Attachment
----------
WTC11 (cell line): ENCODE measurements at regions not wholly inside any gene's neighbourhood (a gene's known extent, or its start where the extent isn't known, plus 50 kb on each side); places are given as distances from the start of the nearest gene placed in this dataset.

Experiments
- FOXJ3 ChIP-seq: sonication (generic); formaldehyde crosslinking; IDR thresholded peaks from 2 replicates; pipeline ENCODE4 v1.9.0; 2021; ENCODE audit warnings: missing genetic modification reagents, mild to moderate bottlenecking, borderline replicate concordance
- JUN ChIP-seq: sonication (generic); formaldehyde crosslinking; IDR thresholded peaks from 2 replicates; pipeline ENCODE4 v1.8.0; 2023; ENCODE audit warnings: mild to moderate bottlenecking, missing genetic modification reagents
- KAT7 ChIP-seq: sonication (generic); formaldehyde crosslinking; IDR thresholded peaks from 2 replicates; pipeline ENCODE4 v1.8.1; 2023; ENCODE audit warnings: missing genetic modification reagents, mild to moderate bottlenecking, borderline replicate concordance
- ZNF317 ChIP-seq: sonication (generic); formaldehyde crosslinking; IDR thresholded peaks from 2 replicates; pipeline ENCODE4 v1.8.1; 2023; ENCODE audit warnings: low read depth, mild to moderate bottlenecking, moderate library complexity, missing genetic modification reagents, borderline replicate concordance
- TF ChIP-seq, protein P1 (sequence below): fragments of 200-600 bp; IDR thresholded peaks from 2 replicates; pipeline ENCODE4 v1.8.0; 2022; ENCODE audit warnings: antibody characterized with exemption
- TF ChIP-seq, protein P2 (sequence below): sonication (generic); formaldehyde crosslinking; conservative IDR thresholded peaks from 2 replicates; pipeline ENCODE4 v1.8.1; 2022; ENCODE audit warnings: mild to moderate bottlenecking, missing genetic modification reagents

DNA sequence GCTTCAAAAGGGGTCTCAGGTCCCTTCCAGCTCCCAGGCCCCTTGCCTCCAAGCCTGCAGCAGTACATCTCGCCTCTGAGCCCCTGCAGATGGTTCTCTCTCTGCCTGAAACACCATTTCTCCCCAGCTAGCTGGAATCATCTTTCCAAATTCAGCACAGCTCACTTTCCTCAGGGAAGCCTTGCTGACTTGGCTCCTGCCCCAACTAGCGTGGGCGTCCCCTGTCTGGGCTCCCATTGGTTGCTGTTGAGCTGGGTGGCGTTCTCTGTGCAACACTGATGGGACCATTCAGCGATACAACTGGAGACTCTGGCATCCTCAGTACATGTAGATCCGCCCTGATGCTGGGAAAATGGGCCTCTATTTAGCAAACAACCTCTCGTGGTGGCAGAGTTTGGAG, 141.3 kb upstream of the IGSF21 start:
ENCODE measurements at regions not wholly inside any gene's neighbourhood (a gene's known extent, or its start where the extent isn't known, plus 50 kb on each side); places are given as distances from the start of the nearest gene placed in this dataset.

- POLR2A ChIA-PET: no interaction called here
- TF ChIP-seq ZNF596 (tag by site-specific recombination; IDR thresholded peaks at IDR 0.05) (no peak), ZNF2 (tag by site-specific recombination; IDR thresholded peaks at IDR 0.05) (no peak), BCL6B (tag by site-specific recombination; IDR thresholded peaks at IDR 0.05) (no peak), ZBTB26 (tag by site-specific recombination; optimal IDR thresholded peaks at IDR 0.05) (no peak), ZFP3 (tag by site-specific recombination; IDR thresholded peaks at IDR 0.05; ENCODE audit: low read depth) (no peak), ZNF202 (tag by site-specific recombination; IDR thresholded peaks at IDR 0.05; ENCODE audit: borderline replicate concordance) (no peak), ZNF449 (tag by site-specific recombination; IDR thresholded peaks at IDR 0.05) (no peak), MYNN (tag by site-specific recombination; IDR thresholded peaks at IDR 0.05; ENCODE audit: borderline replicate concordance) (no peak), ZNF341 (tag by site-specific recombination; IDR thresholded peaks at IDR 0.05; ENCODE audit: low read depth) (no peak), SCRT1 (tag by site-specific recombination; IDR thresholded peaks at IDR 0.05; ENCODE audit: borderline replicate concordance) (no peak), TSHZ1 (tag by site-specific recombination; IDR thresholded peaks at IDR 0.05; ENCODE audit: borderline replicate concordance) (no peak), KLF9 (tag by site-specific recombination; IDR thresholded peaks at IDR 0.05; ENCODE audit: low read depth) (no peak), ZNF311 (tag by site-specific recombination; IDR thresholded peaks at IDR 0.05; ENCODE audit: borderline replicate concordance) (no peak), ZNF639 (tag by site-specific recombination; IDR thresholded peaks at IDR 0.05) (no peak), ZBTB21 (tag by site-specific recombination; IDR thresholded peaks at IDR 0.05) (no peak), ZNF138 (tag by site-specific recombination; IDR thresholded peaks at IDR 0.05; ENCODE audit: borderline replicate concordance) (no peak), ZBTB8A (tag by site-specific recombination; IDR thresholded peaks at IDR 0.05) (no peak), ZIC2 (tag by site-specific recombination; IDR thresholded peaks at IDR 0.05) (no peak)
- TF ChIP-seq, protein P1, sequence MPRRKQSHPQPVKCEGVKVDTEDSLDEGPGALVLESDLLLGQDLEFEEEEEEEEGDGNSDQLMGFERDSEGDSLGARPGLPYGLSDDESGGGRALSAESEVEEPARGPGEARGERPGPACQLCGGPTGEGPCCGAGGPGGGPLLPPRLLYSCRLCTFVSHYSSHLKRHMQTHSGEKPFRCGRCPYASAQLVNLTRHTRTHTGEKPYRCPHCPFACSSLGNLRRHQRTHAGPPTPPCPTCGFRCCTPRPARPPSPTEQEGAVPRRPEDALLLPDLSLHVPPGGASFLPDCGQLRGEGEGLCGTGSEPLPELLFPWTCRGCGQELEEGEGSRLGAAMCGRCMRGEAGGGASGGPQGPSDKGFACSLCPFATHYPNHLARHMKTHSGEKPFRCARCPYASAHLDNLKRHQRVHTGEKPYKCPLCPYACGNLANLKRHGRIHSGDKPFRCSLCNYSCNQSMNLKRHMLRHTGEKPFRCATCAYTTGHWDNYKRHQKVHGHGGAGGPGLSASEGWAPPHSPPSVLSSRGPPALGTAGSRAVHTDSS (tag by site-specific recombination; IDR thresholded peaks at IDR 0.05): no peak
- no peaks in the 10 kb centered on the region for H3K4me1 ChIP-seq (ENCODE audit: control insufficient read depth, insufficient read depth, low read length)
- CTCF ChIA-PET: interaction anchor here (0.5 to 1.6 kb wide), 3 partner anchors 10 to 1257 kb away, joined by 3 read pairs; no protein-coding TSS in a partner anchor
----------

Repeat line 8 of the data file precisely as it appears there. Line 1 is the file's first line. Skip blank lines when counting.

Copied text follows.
- TF ChIP-seq, protein P2 (sequence below): sonication (generic); formaldehyde crosslinking; conservative IDR thresholded peaks from 2 replicates; pipeline ENCODE4 v1.8.1; 2022; ENCODE audit warnings: mild to moderate bottlenecking, missing genetic modification reagents